The suffering of the Mennonites behind the Iron Curtain (1917- ) has been called "martyrdom." A. A. Töws collected materials on this subject and published them under the title Mennonitische Martyrer der jüngsten Vergangenheit und der Gegenwart (2 vols., 1949 and 1954). Certainly never since the days of the 16th-century persecution of the Anabaptists have their descendants suffered so severely as they did under modern Communism after its establishment in 1917. Hundreds were executed and many thousands perished in prisons, slave labor camps, and concentration camps. Although much has been done to gather the accounts of the suffering, the death, and the witness of this most recent "martyrdom" among Mennonites, no systematic study existed along these lines. Considerable material has been collected in addition to the two volumes by Töws. The Canadian Mennonite periodicals contained much information, as did the numerous books which have been published by Mennonites and non-Mennonites dealing with this question. Much more should be done to obtain all possible information from those who have escaped the death of "martyrdom" and later lived in Western Europe, Canada, or South America. Most important for a systematic study of this question would be an investigation of the accounts by survivors in Russia, to obtain information about the number that perished, details about their suffering and death, and the testimony and results of their death.
One of the basic questions arising in the investigation of the martyrdom of Mennonites or any other religious group behind the Iron Curtain was the degree to which their suffering was due to their faith in God. Did they originally not, above all, suffer because they belonged to a certain social and economic group, regardless of their religious affiliation or convictions? Many of the Mennonites who died during the early days of the Revolution were well-to-do individuals of the bourgeoisie, the prosperous class, which according to the Marxist theory had to be liquidated in order to usher in the classless society of a social Utopia. Though these revolutionary Marxists were as a rule also anti-religious, they were in most cases annihilating an enemy on a political and economic battlefield. That these sufferings were borne with the courage and the testimony of a Christian in many cases was a fact and was to the credit of those who had enjoyed days of prosperity and now with Job experienced the presence of the Lord in a more real sense while they were led through the valley of death.
The real anti-religious persecution came later with the liquidation of the "kulaks" in 1929 ff. Lenin relaxed the original plans of socializing the country overnight. After his death Stalin proceeded with collectivization and the liquidation of the kulaks (i.e;, those who would possibly be opposed to the collectivization, etc.). Many thousands of Mennonites were sent to concentration and slave labor camps in 1933-1938. Some were executed. Among these kulaks were many ministers and other sincere Christians. Simultaneously the organized church life of the communities was checked by taxing ministers and church buildings so heavily that services had to be discontinued. Again many ministers and faithful church members were imprisoned and exiled. Also many of the Mennonite teachers, who were accustomed to express their Christian convictions daily in their classroom work, were deprived of their position or exiled. The teachers as a class suffered possibly just as much as the ministers. In fact, since in many instances they combined these two professions, many a teacher was dismissed because he was also a minister. No one will ever be able to measure the cup of suffering endured for the sake of their faith by these two professions, which were hit hardest during the trying years. But again we cannot simply label all the sufferings they endured as 100 per cent religious martyrdom. Former economic status, social and cultural affiliations, and at times their German background were probably counted against them as much as their deeply rooted Christian convictions.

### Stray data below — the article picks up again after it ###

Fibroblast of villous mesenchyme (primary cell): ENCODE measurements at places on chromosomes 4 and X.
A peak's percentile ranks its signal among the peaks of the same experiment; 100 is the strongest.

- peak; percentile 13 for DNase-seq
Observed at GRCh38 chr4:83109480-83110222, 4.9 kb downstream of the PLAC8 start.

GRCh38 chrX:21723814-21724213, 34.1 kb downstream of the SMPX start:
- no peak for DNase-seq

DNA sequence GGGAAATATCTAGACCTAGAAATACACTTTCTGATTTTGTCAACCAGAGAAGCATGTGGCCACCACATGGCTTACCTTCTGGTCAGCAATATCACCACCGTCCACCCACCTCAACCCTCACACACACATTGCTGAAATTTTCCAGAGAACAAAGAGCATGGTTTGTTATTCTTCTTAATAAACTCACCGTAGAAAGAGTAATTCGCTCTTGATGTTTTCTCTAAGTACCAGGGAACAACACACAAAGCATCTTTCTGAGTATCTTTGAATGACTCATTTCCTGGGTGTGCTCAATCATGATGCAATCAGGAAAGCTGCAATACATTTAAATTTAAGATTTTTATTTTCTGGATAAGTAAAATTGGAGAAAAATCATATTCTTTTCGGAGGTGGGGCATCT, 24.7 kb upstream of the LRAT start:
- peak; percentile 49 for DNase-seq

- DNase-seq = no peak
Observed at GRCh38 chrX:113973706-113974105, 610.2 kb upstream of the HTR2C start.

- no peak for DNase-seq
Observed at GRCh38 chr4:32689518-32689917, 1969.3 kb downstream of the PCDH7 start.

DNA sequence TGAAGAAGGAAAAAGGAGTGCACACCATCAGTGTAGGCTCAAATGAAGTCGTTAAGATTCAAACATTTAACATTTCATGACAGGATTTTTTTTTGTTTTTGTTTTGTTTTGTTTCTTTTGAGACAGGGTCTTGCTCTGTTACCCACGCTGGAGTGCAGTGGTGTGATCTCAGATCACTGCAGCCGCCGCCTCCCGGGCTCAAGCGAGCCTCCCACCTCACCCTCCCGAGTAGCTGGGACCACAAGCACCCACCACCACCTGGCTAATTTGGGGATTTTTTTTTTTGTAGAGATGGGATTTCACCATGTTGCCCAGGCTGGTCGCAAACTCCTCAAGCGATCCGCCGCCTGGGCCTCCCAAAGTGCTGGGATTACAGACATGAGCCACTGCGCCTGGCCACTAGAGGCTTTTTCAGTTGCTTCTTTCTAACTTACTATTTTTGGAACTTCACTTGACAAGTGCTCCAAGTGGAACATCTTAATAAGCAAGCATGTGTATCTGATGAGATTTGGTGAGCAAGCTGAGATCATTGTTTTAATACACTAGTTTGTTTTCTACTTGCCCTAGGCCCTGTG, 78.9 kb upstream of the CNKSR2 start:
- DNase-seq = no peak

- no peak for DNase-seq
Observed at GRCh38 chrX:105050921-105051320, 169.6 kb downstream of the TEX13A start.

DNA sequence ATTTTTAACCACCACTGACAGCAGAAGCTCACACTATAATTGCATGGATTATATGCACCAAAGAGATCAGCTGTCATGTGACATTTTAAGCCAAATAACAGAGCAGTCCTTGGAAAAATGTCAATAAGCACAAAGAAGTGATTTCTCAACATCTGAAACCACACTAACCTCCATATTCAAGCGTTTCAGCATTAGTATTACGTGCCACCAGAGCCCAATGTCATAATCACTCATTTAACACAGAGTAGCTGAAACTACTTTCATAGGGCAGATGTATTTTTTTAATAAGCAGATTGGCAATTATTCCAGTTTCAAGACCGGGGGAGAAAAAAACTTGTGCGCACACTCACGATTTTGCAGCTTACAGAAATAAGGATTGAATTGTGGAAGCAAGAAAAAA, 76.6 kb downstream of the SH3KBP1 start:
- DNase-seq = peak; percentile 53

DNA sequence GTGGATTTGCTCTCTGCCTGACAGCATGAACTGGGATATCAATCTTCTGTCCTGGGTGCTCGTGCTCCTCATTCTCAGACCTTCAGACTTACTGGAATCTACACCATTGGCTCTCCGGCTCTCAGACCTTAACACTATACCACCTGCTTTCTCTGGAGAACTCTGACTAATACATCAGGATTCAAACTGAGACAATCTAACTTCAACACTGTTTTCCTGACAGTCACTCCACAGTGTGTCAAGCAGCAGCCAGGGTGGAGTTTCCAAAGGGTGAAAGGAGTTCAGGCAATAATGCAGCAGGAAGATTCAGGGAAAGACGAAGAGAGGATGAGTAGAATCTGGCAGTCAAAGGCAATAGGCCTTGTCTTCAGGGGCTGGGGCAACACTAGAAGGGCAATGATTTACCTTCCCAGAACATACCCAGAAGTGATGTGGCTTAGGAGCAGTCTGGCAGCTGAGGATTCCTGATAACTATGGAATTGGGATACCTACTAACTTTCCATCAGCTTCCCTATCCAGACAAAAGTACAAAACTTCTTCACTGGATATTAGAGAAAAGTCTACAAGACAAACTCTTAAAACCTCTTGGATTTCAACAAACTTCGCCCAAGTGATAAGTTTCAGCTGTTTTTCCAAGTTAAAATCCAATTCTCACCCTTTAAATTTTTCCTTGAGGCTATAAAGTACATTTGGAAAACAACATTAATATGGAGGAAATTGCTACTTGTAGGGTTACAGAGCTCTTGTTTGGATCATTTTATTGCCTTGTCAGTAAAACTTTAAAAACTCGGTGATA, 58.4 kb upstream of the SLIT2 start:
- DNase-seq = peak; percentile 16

Some of these who were well-known leaders and confessors and are known to have died as a result of the suffering inflicted upon them during these trying years are D. J. Classen, H. H. Dirks, A. A. Dück, B. B. Dyck, H. A. Ediger, S. S. Ediger, H. H. Funk, A. A. Klassen, Johann Martens, K. K. Martens, J. A. Rempel, J. J. Wiebe, etc. Biographies of these and others are included in the Encyclopedia.
Der Bote (1923- ).
Dalin, D. and B. Nicolaevsky. Forced Labor in Soviet Russia. New Haven, 1947.
Mennonite Library and Archives, Bethel College (North Newton, Kansas, USA), Displaced Persons File.
Die Mennonitische Rundschau, (1923- ).
Töws, A. A. Mennonitische Märtyrer I (Winnipeg, 1949), II (North Clearbrook, 1954).
Toews, Aron A. Mennonite martyrs: people who suffered for their faith, 1920-1940. Winnipeg : Kindred Press, 1990.
Adapted by permission of Herald Press, Harrisonburg, Virginia, and Waterloo, Ontario, from Mennonite Encyclopedia, Vol. 3, pp. 525-526. All rights reserved. For information on ordering the encyclopedia visit the Herald Press website.
©1996-2013 by the Global Anabaptist Mennonite Encyclopedia Online. All rights reserved.
MLA style: Krahn, Cornelius. "Martyrs (Russia)." Global Anabaptist Mennonite Encyclopedia Online. 1957. Web. 19 June 2013. http://www.gameo.org/encyclopedia/contents/M37859.html.
APA style: Krahn, Cornelius. (1957). Martyrs (Russia). Global Anabaptist Mennonite Encyclopedia Online. Retrieved 19 June 2013, from http://www.gameo.org/encyclopedia/contents/M37859.html.